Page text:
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Slow-roasted Lemon Dill Salmon with Asparagus

Updated: Feb 17

Roasting at a low temperature keeps this salmon filet moist and delicious, with tangy lemon and dill for flavor. Serves four for under $15, with tender asparagus and a side of rice.

This juicy salmon is a showstopper at the table, but only you know it was ready in 30 minutes, cost under $15, and clean-up was a breeze with only one pan.

Wild salmon, such as sockeye, is much leaner than farm-raised Atlantic Salmon and the filets are often thinner. This can lead to overcooking, but the slow-roasting method prevents this and keeps salmon juicy and tender.

There is nothing that looks more elegant and pleases more people than a well-cooked side of salmon. But overcooking salmon is easy, particularly wild salmon, which is much leaner and easier to overcook than farm-raised salmon.


The Salmon

In selecting what salmon to use, remember that wild-caught salmon has a stronger flavor and is much leaner. Look for sockeye salmon or King salmon if you like wild-caught flavor. If you like a milder flavor richer with more fat, go for Atlantic salmon--all this type of salmon is currently farmed. Look for a competitive price; many are out there to be had. Wild Fork Foods sells half of a small sockeye salmon for $10. Aldi sells Atlantic salmon for $9/pound, and you can find similar buys at Sprouts. If you don't mind buying a larger amount and freezing portions, Sam's Club and Costco sell nice Atlantic salmon.

While you can always find a decent price for frozen salmon that has been portioned into 4–6-ounce filets, try to find a larger piece of fish for this recipe. It is far easier to avoid overcooking a larger piece of fish.


A word about albumin--that white substance that "bleeds" out of salmon when you expose it to hot temperatures. If you see it and are cooking farmed salmon, you must reduce the heat. However, you often see it in a wild-caught salmon, even if you keep the heat below 275 in the oven. Don't panic--keep the temperature low and brush the salmon with butter and lemon juice with a pastry brush when it reaches 120 degrees. Periodically clean the brush with a paper towel, removing the albumin. It's just another quirk of wild-caught fish that this substance is more prevalent.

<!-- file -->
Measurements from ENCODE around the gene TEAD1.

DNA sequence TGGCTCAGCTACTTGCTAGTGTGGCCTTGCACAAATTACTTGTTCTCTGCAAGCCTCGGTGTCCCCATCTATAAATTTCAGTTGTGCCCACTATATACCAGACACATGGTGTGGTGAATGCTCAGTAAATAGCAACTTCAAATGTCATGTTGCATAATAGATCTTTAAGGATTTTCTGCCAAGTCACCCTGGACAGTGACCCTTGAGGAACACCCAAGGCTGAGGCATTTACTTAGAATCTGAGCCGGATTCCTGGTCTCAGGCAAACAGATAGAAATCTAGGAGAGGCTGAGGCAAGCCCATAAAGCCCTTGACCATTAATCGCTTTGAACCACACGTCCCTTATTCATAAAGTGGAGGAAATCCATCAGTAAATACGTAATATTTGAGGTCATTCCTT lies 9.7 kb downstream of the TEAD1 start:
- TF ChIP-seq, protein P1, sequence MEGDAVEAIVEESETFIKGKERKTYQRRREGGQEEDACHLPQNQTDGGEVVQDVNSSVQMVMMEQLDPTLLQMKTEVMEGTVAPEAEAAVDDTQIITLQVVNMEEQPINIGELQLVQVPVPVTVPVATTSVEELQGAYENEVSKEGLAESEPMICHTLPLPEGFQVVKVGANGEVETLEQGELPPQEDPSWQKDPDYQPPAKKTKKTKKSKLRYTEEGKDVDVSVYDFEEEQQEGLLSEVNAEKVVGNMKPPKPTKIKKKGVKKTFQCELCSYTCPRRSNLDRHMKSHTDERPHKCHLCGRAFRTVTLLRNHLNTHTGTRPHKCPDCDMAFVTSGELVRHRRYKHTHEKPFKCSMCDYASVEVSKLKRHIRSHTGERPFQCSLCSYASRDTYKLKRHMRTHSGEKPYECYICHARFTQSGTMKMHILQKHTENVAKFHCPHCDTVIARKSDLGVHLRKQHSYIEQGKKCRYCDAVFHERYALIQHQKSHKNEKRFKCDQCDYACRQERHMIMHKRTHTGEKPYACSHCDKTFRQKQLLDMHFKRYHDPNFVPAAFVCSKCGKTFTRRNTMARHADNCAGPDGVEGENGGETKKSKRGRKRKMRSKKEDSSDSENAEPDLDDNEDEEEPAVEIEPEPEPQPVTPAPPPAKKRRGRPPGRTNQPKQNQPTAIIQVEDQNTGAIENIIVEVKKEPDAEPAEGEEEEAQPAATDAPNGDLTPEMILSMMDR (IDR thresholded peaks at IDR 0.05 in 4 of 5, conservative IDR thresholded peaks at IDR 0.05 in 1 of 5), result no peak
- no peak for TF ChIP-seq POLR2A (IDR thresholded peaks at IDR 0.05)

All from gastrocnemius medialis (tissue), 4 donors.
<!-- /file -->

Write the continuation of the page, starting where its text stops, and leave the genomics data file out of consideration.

To Skin or Not to Skin

The salmon used in this recipe may either be skinless or with skin. I always bake my salmon with the skin on, even if I will dispose of it because it isn't sauteed until crispy. (Oven-roasted salmon always has soft skin that will slide right off once cooked.) Keeping the skin on during roasting enhances the flavor, and it's easy to dispose of the skin after cooking. If you find good skinless salmon, buy it. If you find good salmon with the skin, buy it, cook it with the skin on, and remove it before serving. Pick a great piece of fish--the skin, or lack thereof, doesn't matter.


Other Ingredients

To make this recipe, you will need good-quality olive oil, a lemon, some fresh dill, and a bunch of asparagus. Yes, the Aldi asparagus looks a little anemic--not quite in season yet here in Florida. If you don't like asparagus, consider serving it with green beans, but make sure they are the smaller variety so they cook in a low oven within 25 minutes.



Oven Roasting

Preheat the oven to 275 degrees and place a rack in the center of the oven. Put your sheet pan in, uncovered, and bake for 20 minutes. Check the salmon for doneness: wild salmon should be at 120 degrees internally, and farm-raised salmon should be at 125. Depending on how thick it is, this will take 20-25 minutes for a 1-pound piece of salmon. If you have a particularly thin or small piece of salmon, start checking it at 15 minutes. A large half portion of salmon weighing 2 pounds might take up to 40 minutes.


Once your salmon is at 120-125 degrees, remove it from the oven and let it rest. You can always put the vegetables back in for a bit if they are not tender. Your salmon should look like this:




Let your salmon rest briefly, then take a large spatula and loosen the salmon from the foil. If your salmon has skin, you can separate the skin and the filet at this point easily with your spatula. Move to a nice platter--present it whole, and the family will be impressed!



Serve your salmon with lemon rice and lemon wedges. I like to offer a bowl of whole milk yogurt or sour cream to top this dish. Clean-up is done if you throw away the foil and rinse the baking sheet. Now you can enjoy a great dinner with your friends or family--serve this meal with a nice dry white wine or a Pinot Noir. Because Julia always told you what kind of wine to serve on The French Chef. Bon Appetit!







Slow Roasted Lemon Dill Salmon with Asparagus (Cost was $13.80)




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